Now, if I turned it into an interactive SQL-based web application, that would be obsessive.
Of course, now that I say it, that sounds like a really good idea…
I am not obsessed with my car! Honest!
21 April 2003
Not only have the 2002 Nebula award winners been announced, but the 2003 Hugo award nominees are also out. Though I’ve seen several of the Dramatic Presentation entries (both Enterprise episodes, LotR and Spider Man), I’ve only got one of the books (Gaiman’s “Coraline”). Looks like it’s time for a trip to the library.
24 April 2003
I’ve never understood people who have maintained that no two democracies have never declared war on each other. In what strange alternate universe do they live in? I mean, it’s a nice piece of Enlightenment propoganda when political philosophers were trying to sell democracy, so long as you’re capable of willfuly ignoring the last three thousand years of recorded history. I’ve gotten into this argument before on individual examples, but it’s nice to see someone compile all the information about War Between Democracies.
25 April 2003
A new article has appeared on mozilla.org on Mozilla Branding, with a nice way to settle the whole Firebird naming fiasco. Excerpts:
4. Current Brand
Our current brand is largely associated with the previous Netscape product releases. When talking about the “open source version of Netscape” the press usually talks about this nebulous thing: “Mozilla” People inside of the project usually call it the “app suite” or sometimes they separate the “browser” or “mail/news,” but it is almost always referred to as a “release of Mozilla” when we reach a milestone.
From now on we should try to capitalize on the Mozilla name, as it is already well known and is widely used outside of our small technical community. However, once we have got a logical split of the browser and mail/news into separately run projects, we should use the brand we have while allowing the two main parts (and other parts, in the future) to have their own identities, while still reinforcing the Mozilla name.
5. Rules of the Game
Before and during the release of Mozilla 1.4, we need to make sure that we can keep our new development work (Thunderbird/Firebird) separate from SeaMonkey. There are quite a few reasons to do this, including making sure that we can keep the right bugs in the right place (the technical reasons) and to avoid any kind of brand confusion in the marketplace or in the press (branding reason.) This gives us our rules of the game:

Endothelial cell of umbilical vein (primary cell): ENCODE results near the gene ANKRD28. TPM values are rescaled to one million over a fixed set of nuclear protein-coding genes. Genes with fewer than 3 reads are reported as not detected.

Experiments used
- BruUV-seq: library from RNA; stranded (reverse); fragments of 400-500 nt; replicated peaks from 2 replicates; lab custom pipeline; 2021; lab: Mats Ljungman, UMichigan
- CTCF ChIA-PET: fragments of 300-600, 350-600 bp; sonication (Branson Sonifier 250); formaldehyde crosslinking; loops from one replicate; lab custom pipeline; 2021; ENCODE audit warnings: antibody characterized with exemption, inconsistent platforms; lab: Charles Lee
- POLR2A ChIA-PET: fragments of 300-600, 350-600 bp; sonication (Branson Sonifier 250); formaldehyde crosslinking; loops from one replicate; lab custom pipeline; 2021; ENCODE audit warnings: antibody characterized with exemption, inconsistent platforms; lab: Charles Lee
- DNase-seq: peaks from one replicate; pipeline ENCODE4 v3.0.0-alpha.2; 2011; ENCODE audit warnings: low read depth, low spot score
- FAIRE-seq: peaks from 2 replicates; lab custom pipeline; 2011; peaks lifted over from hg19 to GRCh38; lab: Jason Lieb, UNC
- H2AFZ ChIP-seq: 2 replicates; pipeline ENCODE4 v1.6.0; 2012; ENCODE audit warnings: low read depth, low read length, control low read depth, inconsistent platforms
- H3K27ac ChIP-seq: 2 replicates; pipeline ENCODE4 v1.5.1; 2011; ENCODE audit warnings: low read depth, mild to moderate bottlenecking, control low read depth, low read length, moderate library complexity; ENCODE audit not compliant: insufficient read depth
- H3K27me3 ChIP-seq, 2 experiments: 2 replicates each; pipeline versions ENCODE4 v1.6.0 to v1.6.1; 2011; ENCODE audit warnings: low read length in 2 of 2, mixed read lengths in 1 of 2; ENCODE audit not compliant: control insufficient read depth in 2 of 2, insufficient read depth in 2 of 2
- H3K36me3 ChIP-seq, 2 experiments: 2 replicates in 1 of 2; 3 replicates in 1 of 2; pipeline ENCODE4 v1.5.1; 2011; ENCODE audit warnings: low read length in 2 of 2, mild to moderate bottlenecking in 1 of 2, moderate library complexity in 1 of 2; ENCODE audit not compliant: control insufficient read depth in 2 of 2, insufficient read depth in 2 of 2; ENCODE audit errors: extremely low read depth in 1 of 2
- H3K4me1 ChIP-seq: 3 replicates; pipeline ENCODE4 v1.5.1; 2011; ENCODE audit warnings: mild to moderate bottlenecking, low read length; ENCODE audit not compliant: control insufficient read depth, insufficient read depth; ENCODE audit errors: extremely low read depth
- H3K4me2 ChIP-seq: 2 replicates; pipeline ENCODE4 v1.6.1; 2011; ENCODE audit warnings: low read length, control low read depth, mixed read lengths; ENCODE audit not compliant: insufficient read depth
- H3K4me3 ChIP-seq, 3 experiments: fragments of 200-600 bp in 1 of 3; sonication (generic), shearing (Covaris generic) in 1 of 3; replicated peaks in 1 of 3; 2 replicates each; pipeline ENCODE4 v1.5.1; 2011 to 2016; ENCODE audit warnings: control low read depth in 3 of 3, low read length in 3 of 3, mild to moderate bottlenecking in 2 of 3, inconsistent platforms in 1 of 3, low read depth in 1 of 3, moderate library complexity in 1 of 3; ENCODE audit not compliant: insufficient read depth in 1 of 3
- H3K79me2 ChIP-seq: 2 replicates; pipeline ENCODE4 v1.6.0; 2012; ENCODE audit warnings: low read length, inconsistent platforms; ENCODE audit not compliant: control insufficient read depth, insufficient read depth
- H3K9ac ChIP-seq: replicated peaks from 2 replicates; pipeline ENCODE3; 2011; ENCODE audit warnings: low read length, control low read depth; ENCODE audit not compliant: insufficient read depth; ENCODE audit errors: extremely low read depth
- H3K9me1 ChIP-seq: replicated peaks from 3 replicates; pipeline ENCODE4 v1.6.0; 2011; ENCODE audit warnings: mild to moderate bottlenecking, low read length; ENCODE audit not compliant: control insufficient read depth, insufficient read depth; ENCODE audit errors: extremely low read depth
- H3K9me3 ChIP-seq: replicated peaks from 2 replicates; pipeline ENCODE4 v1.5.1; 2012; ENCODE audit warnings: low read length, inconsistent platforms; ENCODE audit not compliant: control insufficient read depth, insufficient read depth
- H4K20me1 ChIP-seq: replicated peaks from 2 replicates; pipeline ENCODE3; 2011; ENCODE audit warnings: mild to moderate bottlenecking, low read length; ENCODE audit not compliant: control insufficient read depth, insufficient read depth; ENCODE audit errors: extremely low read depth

1. When referring to a SeaMonkey-based release use the phrase “Mozilla Application Suite” as the name of the app suite.
It’s not sexy, and people will probably shorten it to “App Suite” or just “Mozilla” but we want to make sure that it’s made distinct from the upcoming Browser and Mail products.
2. When referring to specific parts of the Application Suite, use Mozilla Navigator and Mozilla Messenger.
Sometimes we need to refer to specific parts of the App Suite. These names have been around a long time and were inherited from the old Netscape products and we should probably stick to them. Also, they are distinct from Browser and Mail which is important in the long run.
3. When referring to Thunderbird or Firebird before or during the 1.4 release cycle, make sure to use the project name with Mozilla pre-pended as “Mozilla Thunderbird” or “Mozilla Firebird” instead of Mozilla alone or Firebird/Thunderbird alone.
After the release of 1.4 we will be doing our primary development on the Firebird and Thunderbird projects. When we do releases of that codebase we should be using self-descriptive brand identities for the public and the press. New rule:
4. Use the names “Mozilla Browser” and “Mozilla Mail” to describe the Firebird and Thunderbird projects after the 1.4 release.
Also, this branding should be found throughout the projects if possible instead of referring to the Firebird and Thunderbird names directly. Project names are transitory. As long as we have both a mail and browser project, we should be using the Mozilla brand and reinforcing it whenever we get the chance.
I’m glad to see that “Mozilla Mail” and “Mozilla Browser” won out, even though I generally like “Phoenix” as a name. The distinction between them and “Mozilla Navigator/Messenger” is a fine one, and perhaps confusing, but since one will replace the other, it probably won’t matter anyway.